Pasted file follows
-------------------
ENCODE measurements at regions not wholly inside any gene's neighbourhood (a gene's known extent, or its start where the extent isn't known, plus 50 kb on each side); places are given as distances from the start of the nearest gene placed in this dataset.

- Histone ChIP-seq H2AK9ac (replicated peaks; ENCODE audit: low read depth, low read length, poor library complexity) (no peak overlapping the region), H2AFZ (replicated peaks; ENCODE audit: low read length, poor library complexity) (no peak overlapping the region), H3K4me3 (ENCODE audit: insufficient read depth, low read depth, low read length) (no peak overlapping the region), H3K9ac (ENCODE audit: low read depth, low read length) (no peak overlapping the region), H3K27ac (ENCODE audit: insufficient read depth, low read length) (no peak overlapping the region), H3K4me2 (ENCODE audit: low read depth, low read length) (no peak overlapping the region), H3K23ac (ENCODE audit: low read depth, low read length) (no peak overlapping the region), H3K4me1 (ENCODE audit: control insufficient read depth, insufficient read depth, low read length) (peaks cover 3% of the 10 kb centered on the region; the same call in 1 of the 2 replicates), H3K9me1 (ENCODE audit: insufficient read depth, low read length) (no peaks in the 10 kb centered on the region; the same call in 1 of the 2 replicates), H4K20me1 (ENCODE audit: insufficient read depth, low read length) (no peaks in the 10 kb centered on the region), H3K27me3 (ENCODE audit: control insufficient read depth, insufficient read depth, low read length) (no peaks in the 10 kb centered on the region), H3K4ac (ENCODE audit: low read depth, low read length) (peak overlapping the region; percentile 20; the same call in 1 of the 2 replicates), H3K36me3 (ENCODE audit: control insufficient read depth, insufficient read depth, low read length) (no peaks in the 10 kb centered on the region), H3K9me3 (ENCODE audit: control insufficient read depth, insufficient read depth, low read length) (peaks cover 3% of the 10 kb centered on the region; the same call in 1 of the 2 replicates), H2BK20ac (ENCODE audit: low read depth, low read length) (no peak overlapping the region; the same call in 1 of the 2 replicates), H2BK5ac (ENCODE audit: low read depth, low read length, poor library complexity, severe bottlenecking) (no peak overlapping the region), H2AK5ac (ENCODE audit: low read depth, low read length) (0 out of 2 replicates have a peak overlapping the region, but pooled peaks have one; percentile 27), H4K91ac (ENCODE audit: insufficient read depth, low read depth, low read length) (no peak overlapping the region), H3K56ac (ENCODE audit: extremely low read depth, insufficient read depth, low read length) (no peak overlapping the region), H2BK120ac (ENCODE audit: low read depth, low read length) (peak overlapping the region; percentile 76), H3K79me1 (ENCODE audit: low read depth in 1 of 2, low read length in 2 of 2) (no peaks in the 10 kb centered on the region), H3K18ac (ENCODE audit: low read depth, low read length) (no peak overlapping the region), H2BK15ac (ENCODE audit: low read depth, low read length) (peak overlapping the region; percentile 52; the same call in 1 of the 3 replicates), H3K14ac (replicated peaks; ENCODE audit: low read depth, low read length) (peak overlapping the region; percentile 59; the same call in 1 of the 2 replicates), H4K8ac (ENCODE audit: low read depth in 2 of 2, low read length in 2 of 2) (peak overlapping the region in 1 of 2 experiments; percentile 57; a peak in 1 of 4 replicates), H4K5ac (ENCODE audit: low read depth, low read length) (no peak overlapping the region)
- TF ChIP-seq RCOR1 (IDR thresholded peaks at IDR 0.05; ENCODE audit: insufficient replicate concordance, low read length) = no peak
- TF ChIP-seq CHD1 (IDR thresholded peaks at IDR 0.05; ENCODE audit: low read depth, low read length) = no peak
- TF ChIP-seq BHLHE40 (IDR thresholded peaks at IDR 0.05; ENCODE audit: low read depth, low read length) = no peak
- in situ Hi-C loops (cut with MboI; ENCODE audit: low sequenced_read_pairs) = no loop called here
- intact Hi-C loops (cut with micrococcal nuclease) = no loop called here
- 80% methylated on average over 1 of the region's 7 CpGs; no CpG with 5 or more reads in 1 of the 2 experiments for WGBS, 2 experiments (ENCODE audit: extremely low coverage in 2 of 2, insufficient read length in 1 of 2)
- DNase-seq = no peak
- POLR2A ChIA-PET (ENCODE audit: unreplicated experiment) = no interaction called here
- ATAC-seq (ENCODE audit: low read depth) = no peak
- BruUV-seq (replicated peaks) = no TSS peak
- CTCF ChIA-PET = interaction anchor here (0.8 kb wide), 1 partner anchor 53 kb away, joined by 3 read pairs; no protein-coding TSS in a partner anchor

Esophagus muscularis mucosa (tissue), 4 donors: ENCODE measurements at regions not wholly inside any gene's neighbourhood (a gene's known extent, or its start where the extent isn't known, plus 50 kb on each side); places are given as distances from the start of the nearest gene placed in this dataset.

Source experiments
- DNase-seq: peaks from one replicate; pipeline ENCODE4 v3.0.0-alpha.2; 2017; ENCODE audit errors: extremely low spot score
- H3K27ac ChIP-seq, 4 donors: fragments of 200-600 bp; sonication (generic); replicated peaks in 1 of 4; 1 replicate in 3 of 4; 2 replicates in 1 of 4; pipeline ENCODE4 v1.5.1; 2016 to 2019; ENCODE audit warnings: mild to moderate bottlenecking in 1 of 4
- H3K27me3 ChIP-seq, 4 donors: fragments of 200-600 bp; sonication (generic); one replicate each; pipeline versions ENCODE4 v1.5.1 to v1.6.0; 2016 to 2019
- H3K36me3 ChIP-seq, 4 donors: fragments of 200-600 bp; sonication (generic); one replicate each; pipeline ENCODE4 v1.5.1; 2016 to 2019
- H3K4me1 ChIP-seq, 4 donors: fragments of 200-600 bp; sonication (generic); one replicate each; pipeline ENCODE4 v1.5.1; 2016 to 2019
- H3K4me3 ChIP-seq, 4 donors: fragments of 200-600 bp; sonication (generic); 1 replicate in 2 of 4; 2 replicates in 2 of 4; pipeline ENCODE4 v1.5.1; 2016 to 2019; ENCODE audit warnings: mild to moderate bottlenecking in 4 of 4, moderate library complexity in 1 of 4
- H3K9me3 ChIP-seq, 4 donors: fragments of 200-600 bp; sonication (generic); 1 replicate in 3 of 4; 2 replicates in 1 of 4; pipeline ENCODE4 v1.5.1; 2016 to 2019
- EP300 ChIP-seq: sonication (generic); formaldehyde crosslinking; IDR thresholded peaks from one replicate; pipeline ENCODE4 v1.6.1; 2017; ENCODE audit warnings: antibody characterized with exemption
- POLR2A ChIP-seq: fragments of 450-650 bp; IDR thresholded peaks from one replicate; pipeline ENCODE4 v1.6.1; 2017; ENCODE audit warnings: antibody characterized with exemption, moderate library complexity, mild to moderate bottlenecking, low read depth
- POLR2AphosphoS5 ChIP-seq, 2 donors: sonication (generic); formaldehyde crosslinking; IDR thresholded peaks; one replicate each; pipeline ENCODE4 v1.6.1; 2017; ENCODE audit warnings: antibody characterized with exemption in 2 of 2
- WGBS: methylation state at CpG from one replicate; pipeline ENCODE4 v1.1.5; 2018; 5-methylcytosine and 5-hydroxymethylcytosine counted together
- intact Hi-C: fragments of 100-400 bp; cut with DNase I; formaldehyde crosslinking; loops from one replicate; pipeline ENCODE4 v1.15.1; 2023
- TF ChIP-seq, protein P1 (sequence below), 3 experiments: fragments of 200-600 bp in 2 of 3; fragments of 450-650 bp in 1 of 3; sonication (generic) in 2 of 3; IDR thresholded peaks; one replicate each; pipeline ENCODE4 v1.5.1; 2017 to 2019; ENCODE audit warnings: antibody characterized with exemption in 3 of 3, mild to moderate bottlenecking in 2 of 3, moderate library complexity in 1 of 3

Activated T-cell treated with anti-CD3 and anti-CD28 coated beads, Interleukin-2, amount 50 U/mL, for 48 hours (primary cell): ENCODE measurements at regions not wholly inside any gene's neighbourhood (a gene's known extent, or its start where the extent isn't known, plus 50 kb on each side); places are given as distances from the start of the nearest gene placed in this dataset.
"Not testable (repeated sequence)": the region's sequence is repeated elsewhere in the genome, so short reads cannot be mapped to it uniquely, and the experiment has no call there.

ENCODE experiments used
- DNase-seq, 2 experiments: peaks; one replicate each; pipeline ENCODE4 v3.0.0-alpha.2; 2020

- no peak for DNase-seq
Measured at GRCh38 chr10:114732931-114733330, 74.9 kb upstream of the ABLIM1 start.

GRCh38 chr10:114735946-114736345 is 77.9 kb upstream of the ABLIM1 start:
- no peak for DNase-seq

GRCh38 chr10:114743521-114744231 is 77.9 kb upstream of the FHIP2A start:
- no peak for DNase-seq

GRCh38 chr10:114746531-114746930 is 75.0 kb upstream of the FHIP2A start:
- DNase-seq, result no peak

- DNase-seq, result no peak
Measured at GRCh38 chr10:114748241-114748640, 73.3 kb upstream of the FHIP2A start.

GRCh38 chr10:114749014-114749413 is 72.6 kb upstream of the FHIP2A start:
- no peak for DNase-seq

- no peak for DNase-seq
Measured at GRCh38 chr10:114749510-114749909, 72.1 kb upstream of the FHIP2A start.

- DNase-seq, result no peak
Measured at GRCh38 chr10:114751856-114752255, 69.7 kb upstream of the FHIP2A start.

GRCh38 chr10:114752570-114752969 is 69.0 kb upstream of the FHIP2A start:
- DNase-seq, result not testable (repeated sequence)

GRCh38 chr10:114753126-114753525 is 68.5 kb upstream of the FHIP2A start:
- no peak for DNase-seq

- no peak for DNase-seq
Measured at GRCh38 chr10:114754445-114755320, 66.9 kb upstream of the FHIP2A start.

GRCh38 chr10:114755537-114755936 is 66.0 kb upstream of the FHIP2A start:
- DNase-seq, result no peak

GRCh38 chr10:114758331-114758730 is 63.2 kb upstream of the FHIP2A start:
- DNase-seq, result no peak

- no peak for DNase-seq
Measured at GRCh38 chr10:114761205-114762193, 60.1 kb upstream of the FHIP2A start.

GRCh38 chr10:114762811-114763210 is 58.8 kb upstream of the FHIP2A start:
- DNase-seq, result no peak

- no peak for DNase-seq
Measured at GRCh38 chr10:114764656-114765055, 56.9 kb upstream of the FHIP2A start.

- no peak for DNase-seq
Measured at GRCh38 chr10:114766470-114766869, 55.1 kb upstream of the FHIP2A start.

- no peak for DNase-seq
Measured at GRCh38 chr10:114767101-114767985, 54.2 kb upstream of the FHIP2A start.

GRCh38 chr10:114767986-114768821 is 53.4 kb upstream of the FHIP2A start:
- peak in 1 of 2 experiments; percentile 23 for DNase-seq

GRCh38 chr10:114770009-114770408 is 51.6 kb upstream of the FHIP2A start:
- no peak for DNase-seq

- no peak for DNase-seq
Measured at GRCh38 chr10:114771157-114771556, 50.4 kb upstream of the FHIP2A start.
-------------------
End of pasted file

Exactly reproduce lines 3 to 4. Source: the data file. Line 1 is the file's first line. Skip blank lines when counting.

- TF ChIP-seq RCOR1 (IDR thresholded peaks at IDR 0.05; ENCODE audit: insufficient replicate concordance, low read length) = no peak
- TF ChIP-seq CHD1 (IDR thresholded peaks at IDR 0.05; ENCODE audit: low read depth, low read length) = no peak